Coping with Aspergillosis

So how does one cope when discovering they have an unwanted guest residing in their air ways or nasal passages, or any where for that matter?
My own experiences most likely mirror those of many ABPA sufferers but I thought I might mention them so any newcomers to our fungal community could be forewarned of what they may expect. So here goes.

Upon being informed I had Aspergillosis, and the fact that my consultant insisted I sit down and brace myself before he told me, was somewhat disconcerting to say the least! I really thought he was going to say I had cancer or a similar life ending disease or illness! In some ways he was right, aspergillosis can be life threatening, it is certainly life changing! 
For the first year or so, my life did not change that much. I continued to work, perform (musically) and play as before. My medication had obviously changed and some aspects of my normal daily routine began to differ from the past years. But I was coping well, I was in an out of hospital frequently but that did not faze me as much of my life had already revolved round hospitals, clinics, veterinary surgeries and Shamans caves. As far as I was concerned, it was simply another lung condition that I had to adapt to and I failed to see the importance at that time.
However as time went on as it does, I became more and more aware of the issues relating to aspergillosis, my health declined quickly, my medication arrived by the truck load and finally I could no longer do my job. 
I was retired on medical grounds in 2008 and at the tender age of 50 (ish), I found myself on the scrap heap of humanity!

Being home all day and every day while my wife went off to work destroyed my composure. Suddenly I was no longer the `bread winner’, I no longer had a career, nor prospects or even hope for the future. So I rapidly sank into depression!
Prednisolone and Itraconazole did little to ease my situation as I began to suffer the side effects of these two delightful forms of marvellous, modern miraculous medication. Boredom set in soon after, along with tiredness, nausea, weakness and insomnia. I began to gain weight and lose interest in all about me as the disease drew away my strength and resolve as blotting paper draws ink! I felt alone, useless, sick and all male pride, ambition or independency slowly and finitely seeped away.
I knew of no one else with this disease, I had no one to seek advice from, nor comfort or reassurance. Thoughts of suicide drove me to riding my large powerful motorcycle fast, sizing up walls that I could possibly drive the motorcycle into without risking others! I was referred to a psychiatrist in response to my consultant recognising my mental state and a Counsellor as a back up. All to no avail, I sank deep into depression and even self pity, something I have never done before!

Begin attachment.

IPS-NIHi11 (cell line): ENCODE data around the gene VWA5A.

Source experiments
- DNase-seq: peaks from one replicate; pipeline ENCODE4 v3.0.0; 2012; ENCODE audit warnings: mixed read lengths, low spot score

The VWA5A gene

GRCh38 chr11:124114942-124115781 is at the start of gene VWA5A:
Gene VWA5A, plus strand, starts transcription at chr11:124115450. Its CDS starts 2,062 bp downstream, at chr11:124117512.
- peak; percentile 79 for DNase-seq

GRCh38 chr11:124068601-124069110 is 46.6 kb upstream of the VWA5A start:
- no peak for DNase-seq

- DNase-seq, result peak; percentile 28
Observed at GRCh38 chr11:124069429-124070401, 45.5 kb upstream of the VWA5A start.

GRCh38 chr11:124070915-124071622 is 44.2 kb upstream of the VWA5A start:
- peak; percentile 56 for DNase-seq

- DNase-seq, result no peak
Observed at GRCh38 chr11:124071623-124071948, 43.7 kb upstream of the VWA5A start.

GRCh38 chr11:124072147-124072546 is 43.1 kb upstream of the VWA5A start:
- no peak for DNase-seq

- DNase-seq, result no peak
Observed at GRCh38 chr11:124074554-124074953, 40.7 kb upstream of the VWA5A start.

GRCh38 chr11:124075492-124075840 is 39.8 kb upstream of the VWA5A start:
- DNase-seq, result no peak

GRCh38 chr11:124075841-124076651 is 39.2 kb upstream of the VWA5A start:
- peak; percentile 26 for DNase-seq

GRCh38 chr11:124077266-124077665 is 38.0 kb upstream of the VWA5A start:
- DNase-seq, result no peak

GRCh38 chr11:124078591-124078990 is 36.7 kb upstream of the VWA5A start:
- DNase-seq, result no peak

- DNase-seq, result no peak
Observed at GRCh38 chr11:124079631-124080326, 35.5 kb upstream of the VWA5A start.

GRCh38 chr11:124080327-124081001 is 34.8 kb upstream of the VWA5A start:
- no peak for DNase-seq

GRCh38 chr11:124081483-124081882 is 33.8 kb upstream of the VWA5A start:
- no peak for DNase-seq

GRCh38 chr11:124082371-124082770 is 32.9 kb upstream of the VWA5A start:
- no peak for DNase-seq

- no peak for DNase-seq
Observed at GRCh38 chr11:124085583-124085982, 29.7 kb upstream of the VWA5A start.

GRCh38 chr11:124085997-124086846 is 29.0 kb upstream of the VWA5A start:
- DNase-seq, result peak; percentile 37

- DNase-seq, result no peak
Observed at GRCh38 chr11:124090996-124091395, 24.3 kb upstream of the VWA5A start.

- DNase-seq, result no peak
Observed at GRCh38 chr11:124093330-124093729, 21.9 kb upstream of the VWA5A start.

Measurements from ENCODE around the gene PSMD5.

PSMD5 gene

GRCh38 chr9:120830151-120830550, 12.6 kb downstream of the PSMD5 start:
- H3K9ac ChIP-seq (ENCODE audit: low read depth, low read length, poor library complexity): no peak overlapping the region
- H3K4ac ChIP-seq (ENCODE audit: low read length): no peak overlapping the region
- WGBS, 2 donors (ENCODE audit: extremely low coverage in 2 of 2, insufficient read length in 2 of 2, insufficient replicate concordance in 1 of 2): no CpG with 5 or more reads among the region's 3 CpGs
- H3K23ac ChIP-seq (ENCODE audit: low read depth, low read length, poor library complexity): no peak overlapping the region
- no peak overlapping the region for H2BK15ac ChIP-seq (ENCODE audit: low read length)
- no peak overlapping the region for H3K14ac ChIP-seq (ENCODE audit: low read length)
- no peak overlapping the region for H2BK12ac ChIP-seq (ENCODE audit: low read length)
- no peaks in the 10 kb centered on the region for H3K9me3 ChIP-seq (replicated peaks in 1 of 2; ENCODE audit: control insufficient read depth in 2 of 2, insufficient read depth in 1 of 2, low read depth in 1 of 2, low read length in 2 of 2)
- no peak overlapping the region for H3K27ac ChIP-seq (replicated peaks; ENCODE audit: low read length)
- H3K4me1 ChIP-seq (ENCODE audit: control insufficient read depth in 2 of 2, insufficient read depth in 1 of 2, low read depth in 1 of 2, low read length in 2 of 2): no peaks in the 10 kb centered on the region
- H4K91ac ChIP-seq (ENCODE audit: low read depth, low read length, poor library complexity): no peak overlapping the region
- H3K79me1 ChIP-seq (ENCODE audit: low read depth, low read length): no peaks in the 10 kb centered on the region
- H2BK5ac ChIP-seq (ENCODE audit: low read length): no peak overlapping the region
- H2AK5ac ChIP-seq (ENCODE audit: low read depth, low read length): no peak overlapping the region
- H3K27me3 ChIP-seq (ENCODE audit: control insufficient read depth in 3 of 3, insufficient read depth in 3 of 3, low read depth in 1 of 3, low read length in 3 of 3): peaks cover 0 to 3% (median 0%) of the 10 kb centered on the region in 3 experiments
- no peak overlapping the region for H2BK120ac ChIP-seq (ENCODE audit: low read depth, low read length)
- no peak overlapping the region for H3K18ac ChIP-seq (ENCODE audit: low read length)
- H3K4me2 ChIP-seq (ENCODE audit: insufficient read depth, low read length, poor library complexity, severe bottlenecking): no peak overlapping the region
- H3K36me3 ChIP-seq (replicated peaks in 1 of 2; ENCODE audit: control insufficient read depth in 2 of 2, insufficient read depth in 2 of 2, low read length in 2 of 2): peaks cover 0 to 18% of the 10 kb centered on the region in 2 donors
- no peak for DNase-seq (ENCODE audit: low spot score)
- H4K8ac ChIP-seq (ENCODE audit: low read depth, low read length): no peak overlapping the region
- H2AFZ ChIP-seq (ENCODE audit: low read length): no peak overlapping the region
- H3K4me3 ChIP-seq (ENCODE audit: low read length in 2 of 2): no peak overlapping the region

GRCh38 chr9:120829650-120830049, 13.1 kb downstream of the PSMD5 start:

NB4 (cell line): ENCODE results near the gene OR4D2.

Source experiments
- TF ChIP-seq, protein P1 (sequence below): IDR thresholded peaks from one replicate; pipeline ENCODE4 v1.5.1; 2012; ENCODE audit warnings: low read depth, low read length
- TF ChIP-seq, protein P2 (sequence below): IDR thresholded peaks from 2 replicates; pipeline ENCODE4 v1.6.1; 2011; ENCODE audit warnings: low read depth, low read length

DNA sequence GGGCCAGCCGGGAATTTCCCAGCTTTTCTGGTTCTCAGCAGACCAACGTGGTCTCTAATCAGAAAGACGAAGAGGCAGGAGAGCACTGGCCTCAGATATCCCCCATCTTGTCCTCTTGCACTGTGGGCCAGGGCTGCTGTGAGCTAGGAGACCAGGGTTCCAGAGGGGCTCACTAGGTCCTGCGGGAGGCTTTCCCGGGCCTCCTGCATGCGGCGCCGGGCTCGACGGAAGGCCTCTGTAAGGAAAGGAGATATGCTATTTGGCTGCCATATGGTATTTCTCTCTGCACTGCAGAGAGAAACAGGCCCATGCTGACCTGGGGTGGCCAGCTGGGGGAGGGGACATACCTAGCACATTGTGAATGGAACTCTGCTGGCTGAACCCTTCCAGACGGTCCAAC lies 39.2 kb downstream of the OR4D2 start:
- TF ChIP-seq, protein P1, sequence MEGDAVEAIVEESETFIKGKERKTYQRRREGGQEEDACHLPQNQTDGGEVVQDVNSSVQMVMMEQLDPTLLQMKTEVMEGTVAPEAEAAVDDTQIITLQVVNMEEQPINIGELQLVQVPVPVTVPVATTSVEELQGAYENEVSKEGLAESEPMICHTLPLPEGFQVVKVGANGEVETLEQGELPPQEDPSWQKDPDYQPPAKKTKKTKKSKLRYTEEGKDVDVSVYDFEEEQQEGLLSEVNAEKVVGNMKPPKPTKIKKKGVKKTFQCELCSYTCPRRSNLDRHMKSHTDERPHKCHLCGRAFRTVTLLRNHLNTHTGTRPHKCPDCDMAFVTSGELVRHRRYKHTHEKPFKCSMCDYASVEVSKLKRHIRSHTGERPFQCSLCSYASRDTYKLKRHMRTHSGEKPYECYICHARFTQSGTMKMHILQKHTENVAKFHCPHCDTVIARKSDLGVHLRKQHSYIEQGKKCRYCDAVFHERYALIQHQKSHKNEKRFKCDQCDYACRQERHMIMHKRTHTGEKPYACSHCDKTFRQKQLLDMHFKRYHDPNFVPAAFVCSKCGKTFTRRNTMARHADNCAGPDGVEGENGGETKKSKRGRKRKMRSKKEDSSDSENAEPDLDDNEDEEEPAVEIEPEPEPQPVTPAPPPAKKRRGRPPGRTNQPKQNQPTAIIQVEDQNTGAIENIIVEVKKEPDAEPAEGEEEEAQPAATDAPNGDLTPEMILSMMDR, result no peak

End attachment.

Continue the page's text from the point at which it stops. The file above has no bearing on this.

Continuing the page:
But there is always a light at the end of the tunnel. It took me about two years to come to terms with my condition, my disease and my future status, but I have. Several things helped me regain my life and interests, several people contributed also. My family continually rallied round me with support and love, my friends offered understanding and awareness of my declining health. I changed the way I looked at each day and found new hobbies and interests that enabled me to combat some of the boredom.
I was forced to sell my motorcycle unfortunately, so I bought a boat which my whole family can enjoy. Yep I know I can simply slip overboard during a bout of depression but I won’t, never liked cold water, with or without soap! I no longer sing, dance or perform on stage, I have taken up writing in stead and I still do occasionally play a musical instrument.
Support and guidance from the online Aspergillus site gave me the welcome information that I was not alone; there were many others just like me! My consultants and GP’s learnt quickly and were soon able to offer me the treatments and advice I needed, and so after a hellish time I learnt to adapt in mind and body.
By researching the disease I discovered vast amounts of information that helped me live my life as fully as my limitations would allow. I discovered much of the tiredness, weakness, depression and the general feeling of being constantly ill could be laid at the door of the medication I was consuming. This enlightenment allowed me to compensate and spend my days appropriately.
At last, four years after losing my job, my pride, my independence and the loss of confidence as a man, I can begrudgingly face the world and my future once more. I now know my limitations, refuse to surrender and often ignore them, I know where I am and where I travel in the universe, I think!

So anyone new to this disease of Aspergillus, please take heed. At first the situation appears dire, and then it becomes dire. It may appear to take eons before the bubble bursts and you re-enter the sunlight and warmth of a `normal’ life, but you will.
I have learnt to live with my fungal lodger and the baggage that accompanies him. It was not easy but life goes one, so live it the best way you can!

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